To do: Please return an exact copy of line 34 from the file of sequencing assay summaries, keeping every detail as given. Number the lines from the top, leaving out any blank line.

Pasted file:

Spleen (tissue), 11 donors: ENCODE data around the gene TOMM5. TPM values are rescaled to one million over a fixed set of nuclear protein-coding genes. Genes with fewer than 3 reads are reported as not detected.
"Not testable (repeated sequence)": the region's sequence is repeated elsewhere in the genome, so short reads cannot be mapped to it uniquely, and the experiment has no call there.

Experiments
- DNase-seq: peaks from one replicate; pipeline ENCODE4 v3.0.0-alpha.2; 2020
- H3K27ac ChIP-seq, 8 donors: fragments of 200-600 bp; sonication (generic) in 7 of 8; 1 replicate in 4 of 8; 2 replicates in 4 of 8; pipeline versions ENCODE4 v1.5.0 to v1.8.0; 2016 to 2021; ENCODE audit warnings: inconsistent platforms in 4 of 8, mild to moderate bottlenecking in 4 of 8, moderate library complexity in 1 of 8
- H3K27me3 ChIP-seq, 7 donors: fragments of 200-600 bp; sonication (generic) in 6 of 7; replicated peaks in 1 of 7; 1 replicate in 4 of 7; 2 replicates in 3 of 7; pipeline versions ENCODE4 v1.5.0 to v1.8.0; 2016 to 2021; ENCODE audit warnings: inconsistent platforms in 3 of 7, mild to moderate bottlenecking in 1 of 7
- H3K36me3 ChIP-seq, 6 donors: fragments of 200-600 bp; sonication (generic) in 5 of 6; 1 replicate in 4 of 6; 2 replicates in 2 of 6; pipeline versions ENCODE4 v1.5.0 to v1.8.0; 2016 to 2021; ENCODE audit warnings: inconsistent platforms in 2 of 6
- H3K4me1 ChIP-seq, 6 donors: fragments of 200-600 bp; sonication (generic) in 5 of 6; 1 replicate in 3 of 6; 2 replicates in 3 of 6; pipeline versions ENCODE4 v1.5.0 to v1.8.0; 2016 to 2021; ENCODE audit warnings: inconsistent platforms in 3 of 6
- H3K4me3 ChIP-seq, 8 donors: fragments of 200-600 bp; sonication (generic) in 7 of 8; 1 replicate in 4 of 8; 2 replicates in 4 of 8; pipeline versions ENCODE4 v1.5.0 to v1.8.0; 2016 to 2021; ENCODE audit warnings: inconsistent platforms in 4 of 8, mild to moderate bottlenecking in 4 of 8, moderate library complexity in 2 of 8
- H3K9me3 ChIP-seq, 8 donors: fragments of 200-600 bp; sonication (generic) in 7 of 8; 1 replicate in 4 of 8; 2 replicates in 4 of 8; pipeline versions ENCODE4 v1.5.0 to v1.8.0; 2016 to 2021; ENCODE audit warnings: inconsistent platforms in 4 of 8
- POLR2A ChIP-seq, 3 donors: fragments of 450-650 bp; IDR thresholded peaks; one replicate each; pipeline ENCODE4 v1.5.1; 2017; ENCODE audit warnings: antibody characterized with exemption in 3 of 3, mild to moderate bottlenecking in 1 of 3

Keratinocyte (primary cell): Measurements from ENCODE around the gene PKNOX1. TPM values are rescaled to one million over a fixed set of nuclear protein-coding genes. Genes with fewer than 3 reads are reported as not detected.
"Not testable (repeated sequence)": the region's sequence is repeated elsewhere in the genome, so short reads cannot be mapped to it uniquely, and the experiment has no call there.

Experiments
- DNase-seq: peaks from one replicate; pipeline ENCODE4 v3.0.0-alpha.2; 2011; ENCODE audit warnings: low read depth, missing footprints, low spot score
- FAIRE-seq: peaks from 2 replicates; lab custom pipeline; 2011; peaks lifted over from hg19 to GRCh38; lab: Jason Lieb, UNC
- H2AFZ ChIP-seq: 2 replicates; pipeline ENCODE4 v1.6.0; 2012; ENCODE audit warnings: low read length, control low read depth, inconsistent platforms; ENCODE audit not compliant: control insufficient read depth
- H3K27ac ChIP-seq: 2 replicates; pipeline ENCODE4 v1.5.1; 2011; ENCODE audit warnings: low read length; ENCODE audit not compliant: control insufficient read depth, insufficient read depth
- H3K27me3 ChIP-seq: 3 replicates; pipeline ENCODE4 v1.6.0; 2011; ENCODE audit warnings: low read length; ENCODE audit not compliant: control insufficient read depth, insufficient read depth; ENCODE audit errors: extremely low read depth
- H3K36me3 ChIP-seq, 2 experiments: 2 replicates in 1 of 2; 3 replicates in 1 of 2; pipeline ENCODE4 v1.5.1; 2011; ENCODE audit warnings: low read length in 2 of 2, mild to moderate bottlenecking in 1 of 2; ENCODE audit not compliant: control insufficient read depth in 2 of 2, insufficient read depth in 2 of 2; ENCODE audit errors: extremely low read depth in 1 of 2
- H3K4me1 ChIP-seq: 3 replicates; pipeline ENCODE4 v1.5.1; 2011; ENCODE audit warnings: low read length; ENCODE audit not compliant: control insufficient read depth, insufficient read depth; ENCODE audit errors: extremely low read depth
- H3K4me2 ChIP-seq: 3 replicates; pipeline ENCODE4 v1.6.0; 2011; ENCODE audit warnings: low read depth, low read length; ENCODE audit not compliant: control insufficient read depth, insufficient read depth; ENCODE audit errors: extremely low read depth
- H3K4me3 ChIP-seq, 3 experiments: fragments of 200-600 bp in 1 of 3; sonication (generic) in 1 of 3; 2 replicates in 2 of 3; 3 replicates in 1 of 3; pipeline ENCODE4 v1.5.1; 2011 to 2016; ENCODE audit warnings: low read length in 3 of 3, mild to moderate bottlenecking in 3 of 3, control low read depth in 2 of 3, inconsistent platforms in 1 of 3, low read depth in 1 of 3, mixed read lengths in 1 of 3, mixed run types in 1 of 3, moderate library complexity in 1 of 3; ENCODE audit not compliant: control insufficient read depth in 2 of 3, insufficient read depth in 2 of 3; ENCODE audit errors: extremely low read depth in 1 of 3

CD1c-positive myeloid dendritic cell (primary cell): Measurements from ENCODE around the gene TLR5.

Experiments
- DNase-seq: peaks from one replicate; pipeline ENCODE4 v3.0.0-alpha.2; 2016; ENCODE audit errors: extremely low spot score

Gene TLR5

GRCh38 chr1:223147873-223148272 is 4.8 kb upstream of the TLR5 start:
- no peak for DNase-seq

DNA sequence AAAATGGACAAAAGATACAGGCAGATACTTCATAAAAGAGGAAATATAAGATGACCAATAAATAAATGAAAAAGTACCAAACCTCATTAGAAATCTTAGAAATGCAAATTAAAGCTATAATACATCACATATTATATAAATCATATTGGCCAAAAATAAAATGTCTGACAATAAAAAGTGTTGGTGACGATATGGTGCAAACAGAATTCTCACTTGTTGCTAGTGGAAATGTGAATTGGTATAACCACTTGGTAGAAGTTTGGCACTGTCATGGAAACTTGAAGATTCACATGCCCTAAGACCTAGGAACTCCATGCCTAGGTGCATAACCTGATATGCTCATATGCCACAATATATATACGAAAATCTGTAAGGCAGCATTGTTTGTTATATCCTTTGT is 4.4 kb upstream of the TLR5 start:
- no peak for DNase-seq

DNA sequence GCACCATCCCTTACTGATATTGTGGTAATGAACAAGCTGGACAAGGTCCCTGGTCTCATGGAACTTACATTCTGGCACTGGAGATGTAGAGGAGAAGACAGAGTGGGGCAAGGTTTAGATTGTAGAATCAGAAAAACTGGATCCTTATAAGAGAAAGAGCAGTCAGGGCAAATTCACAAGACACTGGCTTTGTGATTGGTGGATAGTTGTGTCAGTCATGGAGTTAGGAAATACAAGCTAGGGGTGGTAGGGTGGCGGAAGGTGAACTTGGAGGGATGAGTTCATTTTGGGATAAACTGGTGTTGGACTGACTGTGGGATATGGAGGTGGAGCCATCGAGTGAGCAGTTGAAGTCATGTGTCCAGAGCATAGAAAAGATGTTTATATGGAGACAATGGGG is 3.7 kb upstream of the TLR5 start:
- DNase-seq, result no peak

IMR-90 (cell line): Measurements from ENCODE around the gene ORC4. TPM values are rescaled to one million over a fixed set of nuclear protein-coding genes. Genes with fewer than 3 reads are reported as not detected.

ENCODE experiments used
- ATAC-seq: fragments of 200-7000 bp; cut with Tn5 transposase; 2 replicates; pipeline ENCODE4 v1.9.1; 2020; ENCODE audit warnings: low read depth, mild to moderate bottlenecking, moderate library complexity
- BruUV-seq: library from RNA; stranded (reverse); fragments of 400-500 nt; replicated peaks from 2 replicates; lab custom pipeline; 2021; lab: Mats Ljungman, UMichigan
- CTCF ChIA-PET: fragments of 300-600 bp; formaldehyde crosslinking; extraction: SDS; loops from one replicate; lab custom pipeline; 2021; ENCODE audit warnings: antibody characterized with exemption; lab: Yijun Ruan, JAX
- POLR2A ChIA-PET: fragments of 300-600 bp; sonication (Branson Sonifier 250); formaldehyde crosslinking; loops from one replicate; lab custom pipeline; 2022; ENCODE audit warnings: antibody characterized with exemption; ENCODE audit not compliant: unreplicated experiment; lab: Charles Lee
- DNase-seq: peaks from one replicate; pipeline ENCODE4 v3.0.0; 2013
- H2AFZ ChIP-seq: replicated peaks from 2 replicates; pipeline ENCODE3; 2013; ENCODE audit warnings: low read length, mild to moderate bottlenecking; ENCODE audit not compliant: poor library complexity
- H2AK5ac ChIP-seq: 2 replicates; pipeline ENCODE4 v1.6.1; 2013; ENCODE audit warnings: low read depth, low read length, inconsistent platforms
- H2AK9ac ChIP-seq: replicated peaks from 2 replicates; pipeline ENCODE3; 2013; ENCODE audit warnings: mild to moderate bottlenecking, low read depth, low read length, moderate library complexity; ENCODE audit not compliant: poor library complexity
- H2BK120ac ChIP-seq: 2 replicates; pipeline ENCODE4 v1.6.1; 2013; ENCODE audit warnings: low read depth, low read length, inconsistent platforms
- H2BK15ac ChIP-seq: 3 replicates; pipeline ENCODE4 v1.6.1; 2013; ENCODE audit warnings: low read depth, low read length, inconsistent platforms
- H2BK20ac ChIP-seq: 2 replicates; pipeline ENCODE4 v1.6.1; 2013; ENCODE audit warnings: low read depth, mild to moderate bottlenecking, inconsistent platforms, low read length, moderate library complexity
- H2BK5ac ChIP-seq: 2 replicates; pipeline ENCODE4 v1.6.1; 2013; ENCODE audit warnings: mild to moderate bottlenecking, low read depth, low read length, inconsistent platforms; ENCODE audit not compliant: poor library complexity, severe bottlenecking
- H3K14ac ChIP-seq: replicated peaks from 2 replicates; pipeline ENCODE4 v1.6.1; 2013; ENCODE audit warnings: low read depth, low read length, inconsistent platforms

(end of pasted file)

IMR-90 (cell line): Measurements from ENCODE around the gene ORC4. TPM values are rescaled to one million over a fixed set of nuclear protein-coding genes. Genes with fewer than 3 reads are reported as not detected.